But more that the memory-lane dusting that typified my chance encounter with a personal treasure teeming with the amateurish intellectual panting of the younger me, it was recalling the history of its acquisition years ago which almost led me to tears. Fortunately I was not in the mood to whimper since I had to finish a school paper due the next day.

Celebrating Christmas… the Thomasian way

CHRISTMAS in UST is known by only one word: Paskuhan. The yearly Yuletide feast had sealed friendships and first loves, given good luck for some,...

Main Building unshaken despite quake

THE INTENSITY four earthquake that struck Metro Manila and parts of Luzon around noon last November 27 disrupted classes in the University, particularly in buildings near Dapitan Street, but occupants of the Main Building – the country’s first earthquake-proof structure – were unperturbed.

Students from the Faculty of Medicine and Surgery, College of Nursing, and College of Rehabilitation Sciences, Faculty of Arts and Letters, and College of Commerce evacuated their respective buildings (San Martin Porres and St. Raymund’s) and gathered at the Quadricentennial Park. Students of the UST-Alfredo M. Velayo College of Accountancy also vacated their two-year old building and trooped to Plaza Mayor.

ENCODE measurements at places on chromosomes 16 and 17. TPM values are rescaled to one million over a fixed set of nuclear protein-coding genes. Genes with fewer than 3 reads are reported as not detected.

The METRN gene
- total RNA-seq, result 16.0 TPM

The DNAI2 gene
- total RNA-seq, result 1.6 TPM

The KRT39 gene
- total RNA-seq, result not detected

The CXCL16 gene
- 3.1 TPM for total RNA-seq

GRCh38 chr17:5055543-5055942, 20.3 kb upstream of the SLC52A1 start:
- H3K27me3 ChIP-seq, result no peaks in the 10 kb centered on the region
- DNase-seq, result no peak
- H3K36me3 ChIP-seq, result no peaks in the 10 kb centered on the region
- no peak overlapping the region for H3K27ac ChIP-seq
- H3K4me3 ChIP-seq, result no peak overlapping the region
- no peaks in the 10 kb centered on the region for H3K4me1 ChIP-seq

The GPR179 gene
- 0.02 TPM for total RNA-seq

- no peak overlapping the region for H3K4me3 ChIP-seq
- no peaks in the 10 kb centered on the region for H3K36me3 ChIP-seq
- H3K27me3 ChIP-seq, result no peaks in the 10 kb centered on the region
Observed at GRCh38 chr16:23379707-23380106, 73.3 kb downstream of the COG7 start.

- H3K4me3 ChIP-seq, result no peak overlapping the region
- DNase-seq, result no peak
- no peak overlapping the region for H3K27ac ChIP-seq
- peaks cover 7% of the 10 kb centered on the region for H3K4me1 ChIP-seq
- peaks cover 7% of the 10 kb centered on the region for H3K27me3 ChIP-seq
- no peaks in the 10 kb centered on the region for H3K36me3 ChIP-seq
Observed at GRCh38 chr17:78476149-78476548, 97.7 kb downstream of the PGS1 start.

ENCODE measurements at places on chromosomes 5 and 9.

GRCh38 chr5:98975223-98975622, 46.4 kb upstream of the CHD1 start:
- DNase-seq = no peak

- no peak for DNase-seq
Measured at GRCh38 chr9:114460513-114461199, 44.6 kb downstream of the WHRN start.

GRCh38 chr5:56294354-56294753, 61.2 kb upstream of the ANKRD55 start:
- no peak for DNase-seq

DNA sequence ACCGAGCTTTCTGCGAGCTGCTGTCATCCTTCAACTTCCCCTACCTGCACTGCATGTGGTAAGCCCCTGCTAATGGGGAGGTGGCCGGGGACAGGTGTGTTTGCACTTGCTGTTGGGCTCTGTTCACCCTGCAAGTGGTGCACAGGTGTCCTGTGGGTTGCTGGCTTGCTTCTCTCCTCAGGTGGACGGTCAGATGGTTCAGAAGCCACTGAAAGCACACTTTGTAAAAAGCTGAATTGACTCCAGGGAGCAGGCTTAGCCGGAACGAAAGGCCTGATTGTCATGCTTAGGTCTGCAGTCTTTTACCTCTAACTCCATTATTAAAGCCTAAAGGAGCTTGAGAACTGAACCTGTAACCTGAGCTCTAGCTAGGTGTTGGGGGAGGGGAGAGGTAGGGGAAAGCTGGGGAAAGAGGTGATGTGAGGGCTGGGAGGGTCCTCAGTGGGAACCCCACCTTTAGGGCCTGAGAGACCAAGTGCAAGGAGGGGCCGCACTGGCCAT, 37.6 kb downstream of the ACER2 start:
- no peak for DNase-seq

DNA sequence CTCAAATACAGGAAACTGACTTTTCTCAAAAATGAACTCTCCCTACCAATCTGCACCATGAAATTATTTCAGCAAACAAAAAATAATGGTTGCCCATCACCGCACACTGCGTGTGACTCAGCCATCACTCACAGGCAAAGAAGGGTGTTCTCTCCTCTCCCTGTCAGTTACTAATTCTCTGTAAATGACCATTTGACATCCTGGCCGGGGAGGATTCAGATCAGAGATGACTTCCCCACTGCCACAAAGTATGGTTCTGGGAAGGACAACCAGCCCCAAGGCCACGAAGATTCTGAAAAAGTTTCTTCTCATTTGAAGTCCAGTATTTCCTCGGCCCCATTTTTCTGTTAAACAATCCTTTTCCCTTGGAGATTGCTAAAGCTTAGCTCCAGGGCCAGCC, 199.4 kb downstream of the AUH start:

Classes resumed after 30 minutes following brief building inspections.

UST entrance exam now held in other campuses

DON’T come to us; we’ll come to you.

This is the new strategy being employed by the Office for Student Admissions in its bid to increase the number of applicants taking the UST Entrance Test. In addition to regional testing centers, the entrance exam can now be administered in schools that can muster enough Thomasian-wannabes.

“Instead of students coming to our school to take the exam, we (go) to their school to give them the test so that students who find it difficult to come to UST will still be able to take the exam,” Lucila Banse, admissions office director, said.

On-site testing was pre-arranged for schools with 100 or more examinees. During the exam, the school guidance counselor and two examiners from the University would be present to supervise the examinees.